Children’s Dental Health Awareness Month 2022: Airway Issues in Children
As dentists who work with kids, we are not only concerned with your children’s teeth and gums; we are also concerned with the development and growth of their faces! Poor facial muscle habits in children, like low tongue posture, incorrect swallowing patterns, and mouth-breathing can begin around birth or soon after. As children age, if patterns of poor oral habits and incorrect growth and development of the face continue, airway development becomes compromised and breathing obstructions can occur. Mouth-breathing, which is particularly problematic, then becomes habitual as the child’s body adapts to poor facial growth and smaller, constricted, or obstructed airways.
We are passionate at MDA about parental awareness and education as early as possible when it comes to airway issues. Preventing the negative health outcomes for our youngest patients is one of the most rewarding aspects of our practice. Understanding how dentistry can help resolve childhood breathing irregularities can be life changing for you and your kids.
Current research shows that mouth-breathing and poor facial development caused by enlarged adenoids and tonsils as well as tight maxillary and lingual frenum attachments, AKA lip-ties or tongue-ties, can lead to serious health issues in children, including poor or fragmented sleep patterns; ADHD and other behavioral issues; increased severity of asthma; chronic sinus and/ or ear infections; and high blood pressure. Mouth-breathing can also result in more pathogenic bacteria flora in the mouth, which can lead to an increased risk for cavities, a higher risk for periodontal disease later in life, and chronic jaw pain disorders such as TMD.
Mouth-breathing happens, obviously, when the mouth is left open to breathe, but there are serious unintended negative consequences of mouth breathing. When the mouth is left open to breathe, the muscles in the cheeks become tight, which in turn applies an external force to the upper and lower jaws, creating a narrowing effect on the face and dental arches. Mouth-breathing also affects the position of the tongue in the mouth. The tongue, acting as “nature’s retainer” when in its proper position resting on the roof of the mouth, supports a child’s upper arch, which allows enough room for all the teeth to come in as they should as well as maintaining facial bone development as a child matures. Incorrect facial development in children has been shown to lead to obstructive sleep apnea (which in later life can lead to heart attack or stroke) and dental malocclusion.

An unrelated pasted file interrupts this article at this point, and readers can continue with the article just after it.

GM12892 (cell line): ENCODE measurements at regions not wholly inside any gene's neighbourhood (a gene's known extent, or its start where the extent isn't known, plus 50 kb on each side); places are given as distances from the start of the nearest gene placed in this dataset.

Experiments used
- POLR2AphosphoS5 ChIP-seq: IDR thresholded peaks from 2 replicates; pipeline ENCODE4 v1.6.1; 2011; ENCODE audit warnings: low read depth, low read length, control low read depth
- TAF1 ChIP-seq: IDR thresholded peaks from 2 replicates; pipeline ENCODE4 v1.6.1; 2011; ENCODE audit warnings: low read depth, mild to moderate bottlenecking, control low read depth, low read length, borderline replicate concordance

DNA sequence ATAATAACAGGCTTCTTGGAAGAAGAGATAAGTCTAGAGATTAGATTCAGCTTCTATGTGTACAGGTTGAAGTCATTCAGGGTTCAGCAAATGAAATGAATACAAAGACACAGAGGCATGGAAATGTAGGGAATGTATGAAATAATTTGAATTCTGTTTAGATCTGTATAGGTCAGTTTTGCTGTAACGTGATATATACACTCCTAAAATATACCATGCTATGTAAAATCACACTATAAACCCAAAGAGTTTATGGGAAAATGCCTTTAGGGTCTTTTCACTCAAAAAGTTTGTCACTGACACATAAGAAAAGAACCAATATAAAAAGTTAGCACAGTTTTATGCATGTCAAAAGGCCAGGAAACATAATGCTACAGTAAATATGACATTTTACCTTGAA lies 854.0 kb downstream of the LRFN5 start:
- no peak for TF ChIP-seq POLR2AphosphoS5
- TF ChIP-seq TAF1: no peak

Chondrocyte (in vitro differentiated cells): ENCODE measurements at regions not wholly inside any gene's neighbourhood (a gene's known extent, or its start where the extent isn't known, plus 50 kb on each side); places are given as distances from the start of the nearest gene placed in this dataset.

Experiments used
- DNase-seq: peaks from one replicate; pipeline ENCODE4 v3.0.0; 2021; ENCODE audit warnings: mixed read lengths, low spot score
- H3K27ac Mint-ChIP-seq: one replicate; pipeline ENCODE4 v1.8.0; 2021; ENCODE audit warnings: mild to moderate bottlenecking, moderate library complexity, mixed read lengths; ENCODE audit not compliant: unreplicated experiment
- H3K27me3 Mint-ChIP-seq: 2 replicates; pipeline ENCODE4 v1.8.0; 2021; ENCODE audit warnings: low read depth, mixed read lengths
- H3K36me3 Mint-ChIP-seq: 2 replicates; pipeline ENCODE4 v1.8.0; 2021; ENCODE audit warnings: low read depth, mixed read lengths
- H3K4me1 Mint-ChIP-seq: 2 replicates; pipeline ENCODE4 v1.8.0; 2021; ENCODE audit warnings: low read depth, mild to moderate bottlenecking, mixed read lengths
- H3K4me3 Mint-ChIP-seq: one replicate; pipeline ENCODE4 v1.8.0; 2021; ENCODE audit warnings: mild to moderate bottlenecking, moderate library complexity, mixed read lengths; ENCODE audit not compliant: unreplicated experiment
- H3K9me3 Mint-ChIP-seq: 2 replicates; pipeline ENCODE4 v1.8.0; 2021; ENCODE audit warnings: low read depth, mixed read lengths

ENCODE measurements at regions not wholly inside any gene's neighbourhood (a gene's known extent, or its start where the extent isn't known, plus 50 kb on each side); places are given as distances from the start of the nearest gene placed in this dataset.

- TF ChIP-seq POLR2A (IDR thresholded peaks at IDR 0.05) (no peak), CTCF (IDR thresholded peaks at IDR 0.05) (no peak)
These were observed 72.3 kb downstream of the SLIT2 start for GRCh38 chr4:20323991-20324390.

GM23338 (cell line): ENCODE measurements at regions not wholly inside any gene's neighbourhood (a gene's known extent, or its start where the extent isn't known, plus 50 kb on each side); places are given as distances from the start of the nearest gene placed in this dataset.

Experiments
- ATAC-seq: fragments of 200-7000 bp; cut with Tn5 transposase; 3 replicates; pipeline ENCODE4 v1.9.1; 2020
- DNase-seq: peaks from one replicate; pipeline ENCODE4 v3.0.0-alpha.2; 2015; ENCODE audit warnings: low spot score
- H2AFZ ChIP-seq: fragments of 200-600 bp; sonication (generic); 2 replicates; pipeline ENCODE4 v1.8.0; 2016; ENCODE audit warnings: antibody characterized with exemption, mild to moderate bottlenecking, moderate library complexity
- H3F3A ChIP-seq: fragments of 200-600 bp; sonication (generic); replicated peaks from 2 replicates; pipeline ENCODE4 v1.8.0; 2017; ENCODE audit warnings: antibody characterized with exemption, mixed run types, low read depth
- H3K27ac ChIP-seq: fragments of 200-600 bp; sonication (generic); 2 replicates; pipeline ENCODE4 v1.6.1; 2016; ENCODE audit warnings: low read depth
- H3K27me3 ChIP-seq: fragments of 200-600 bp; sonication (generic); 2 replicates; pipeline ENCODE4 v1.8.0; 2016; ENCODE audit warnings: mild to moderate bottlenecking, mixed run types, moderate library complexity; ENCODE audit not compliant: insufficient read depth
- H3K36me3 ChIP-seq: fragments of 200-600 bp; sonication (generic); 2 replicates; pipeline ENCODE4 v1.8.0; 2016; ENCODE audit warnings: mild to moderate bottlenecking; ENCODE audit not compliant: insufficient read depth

The good news is that when caught early, poor facial muscle habits, including mouth-breathing and airway issues in children are highly treatable. While some conditions may require the expertise of a surgeon, such as the removal of adenoids and tonsils or an allergy specialist, we are able to address some of these issues from the comfort of the dental chair. At MDA, we screen our young patients for lip-ties or tongue-ties, which can prevent children from having proper tongue placement in the mouth and if necessary, are able to perform a simple laser frenectomy to correct the problem. With orthodontics, we can address teeth misalignment and palate expansions which can lead to better facial structure outcomes as your child grows and prevent troublesome airway issues.
Your children’s oral health is as important to us as it is to you! When your child comes in for routine dental care, they are given an examination for signs of facial muscle issues; issues cause by mouth-breathing; and incoming tooth misalignment. We know that a lifetime of healthy dental habits work best when started at a young age, which is why we are not only thorough in our care for your children, but why we make sure they feel relaxed and comfortable while in our care!